[0058] On the other hand, security access permission indicator 414 may be associated with public safety related access permissions for accessing a list of undercover officers or police informants, which only first in-camera user 122 currently has access to, and the first in-camera user 122 may display the security access permission indicator 414 indicative of such permissions accompanying the associated displayed user indicator 410 as illustrated. Again, and in other embodiments, different types of indicators (e.g., including shapes and different types, such as textual indicators that describe the particular permission, such as "undercover officers database") may be displayed in place of the security access permission indicator 414 illustrated in FIG. 4A. Furthermore, while public safety specific security access permissions and functions are primarily described herein, in other embodiments, non-public-safety security access permissions for accessing limited-access information databases or limited-access functions may be transferred in a same or similar manner as set forth herein, such as security access permissions for access to payroll information for a civilian business or for a re-arranging working hours or shifts function, among other possibilities.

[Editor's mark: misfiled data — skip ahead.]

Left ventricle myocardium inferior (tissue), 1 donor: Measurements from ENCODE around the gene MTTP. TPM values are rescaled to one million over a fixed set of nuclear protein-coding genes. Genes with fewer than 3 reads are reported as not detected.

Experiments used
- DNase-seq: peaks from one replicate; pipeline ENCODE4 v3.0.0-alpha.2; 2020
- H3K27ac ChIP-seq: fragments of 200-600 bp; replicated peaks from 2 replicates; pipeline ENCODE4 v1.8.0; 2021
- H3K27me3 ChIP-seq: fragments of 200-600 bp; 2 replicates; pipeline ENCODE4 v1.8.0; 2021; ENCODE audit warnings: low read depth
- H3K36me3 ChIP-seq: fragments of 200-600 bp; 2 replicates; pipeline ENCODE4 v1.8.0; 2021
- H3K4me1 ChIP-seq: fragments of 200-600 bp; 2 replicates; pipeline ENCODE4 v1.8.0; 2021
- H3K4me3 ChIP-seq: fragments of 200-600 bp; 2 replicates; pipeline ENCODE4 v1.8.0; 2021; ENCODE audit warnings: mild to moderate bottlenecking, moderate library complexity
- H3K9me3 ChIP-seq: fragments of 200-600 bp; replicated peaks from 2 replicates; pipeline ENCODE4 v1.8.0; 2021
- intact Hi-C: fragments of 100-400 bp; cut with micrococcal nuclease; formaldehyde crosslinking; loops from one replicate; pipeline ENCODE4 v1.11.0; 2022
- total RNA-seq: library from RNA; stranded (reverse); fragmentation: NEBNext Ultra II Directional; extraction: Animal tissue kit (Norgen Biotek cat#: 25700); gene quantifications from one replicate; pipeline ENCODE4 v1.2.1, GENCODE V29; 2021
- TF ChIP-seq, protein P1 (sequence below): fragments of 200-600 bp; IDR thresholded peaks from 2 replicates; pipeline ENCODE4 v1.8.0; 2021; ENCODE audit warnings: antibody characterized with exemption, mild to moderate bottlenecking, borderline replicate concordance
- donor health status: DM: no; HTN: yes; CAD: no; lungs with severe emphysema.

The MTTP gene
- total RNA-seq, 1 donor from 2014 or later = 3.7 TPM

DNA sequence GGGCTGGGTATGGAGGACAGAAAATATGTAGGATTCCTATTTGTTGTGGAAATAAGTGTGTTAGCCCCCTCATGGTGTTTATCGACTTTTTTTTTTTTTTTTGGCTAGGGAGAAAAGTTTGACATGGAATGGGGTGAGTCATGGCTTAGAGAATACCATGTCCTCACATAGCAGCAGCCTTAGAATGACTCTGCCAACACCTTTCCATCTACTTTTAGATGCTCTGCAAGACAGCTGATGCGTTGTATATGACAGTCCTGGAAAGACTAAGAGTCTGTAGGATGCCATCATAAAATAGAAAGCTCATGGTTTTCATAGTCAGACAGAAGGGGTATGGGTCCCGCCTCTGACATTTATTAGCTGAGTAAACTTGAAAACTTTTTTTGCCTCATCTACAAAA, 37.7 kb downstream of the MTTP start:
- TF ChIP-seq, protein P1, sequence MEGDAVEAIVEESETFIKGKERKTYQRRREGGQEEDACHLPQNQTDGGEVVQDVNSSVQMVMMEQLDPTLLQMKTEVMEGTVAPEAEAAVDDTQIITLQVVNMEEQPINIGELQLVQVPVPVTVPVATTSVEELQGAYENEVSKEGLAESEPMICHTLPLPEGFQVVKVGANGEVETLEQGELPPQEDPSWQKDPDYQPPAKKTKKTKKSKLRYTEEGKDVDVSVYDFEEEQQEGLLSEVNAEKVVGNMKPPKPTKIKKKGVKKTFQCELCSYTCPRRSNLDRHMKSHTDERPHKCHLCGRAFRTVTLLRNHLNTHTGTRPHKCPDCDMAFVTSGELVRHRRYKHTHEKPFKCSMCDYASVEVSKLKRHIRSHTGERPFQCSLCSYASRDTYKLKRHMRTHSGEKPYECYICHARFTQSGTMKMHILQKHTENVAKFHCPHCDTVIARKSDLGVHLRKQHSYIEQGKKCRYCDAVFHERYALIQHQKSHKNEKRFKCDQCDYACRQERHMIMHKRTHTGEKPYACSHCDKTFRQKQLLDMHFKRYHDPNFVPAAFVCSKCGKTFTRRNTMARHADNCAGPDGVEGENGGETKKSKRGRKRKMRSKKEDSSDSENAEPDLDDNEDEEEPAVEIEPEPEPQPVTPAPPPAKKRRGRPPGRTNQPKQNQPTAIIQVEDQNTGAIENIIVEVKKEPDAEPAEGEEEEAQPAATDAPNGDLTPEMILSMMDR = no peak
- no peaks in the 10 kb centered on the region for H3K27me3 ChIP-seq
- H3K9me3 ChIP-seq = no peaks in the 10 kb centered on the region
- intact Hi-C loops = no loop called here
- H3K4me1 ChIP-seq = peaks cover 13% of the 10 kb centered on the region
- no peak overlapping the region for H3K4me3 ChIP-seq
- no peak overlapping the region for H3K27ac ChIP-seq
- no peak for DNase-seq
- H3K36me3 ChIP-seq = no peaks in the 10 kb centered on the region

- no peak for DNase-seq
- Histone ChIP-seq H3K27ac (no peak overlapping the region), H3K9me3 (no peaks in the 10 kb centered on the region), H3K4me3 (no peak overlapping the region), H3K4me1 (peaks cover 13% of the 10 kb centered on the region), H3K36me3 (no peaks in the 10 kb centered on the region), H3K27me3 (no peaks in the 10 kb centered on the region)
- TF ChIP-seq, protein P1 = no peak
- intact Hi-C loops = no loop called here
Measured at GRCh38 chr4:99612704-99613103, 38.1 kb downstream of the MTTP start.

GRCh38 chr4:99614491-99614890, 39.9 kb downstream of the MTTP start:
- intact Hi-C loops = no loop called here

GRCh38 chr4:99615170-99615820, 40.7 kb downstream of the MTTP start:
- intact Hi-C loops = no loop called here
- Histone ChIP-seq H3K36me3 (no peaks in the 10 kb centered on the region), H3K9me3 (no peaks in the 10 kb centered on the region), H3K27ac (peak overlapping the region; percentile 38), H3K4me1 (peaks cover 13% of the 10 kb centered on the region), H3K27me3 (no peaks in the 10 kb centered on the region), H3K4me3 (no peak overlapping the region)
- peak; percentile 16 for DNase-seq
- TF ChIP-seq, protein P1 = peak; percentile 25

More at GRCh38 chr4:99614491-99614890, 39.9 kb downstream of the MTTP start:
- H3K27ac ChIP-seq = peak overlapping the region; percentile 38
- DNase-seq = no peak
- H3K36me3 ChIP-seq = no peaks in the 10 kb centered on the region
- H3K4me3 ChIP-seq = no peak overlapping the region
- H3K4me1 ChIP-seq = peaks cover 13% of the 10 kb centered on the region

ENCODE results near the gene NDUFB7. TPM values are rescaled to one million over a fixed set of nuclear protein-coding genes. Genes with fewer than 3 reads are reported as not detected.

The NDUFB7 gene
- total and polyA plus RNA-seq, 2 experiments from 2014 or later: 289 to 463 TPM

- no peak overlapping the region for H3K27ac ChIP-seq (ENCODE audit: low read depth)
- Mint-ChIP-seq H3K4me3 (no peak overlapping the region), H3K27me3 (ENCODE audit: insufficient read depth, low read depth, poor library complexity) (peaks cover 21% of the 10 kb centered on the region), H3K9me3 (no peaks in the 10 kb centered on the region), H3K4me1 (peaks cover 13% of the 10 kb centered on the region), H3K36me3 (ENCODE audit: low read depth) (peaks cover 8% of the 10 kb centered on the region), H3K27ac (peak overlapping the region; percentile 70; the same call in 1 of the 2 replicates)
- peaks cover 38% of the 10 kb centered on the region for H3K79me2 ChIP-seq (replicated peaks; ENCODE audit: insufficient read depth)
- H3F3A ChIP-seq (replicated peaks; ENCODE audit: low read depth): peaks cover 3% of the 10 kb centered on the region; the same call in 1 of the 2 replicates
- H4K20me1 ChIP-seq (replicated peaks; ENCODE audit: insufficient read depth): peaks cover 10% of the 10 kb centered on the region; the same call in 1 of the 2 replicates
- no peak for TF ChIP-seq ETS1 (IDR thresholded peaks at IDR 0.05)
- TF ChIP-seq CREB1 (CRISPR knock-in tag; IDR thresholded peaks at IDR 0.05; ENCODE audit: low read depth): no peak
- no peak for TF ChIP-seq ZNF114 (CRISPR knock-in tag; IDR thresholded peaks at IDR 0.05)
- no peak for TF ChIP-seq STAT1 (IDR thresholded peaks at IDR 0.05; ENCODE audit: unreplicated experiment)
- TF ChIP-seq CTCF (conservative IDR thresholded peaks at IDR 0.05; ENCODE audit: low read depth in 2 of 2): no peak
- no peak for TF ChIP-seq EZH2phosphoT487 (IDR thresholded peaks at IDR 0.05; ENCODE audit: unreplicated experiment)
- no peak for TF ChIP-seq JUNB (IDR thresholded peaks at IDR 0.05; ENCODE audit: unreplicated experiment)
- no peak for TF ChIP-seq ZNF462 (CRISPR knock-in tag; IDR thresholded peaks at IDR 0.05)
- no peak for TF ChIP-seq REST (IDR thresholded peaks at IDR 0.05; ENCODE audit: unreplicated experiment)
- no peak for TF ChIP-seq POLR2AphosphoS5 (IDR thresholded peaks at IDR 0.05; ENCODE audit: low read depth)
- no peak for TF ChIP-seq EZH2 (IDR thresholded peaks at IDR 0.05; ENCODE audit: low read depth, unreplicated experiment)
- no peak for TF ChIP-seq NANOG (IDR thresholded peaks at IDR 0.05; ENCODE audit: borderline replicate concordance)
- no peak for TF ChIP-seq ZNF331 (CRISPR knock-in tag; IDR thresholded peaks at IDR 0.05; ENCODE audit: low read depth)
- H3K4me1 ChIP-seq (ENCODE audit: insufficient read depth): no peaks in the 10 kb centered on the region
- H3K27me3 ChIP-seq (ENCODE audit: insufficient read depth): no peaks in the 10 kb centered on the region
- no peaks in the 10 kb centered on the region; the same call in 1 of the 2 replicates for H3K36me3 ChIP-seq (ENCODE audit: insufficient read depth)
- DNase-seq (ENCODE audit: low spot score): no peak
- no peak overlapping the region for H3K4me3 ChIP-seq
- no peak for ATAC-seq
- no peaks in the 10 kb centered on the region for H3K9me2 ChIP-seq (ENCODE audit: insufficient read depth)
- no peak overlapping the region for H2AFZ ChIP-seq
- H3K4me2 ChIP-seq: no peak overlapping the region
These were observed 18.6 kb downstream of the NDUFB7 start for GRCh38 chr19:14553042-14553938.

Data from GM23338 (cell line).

[0059] Each of the security access permission indicators 412, 414, and 422 may be manipulable by the user 102 via a detected user input gesture in the manner as described in more detail below and may function to transfer only the security access permission associated with the indicator from the source in-camera user to the destination in-camera user. Additionally or alternatively, each of the user indicators 410, 420 may be manipulable by the user 102 via a detected user input gesture in the manner as described in more detail below and may function to transfer any and/or all of the security access permissions from the source in-camera user to the destination in-camera user (e.g., duplicating the security access permissions associated with the source user and/or devices to the destination user and/or devices or copying any/all of the security access permissions granted to the source user and/or devices, and not already inherited by the destination user and/or devices, to the destination user and/or devices).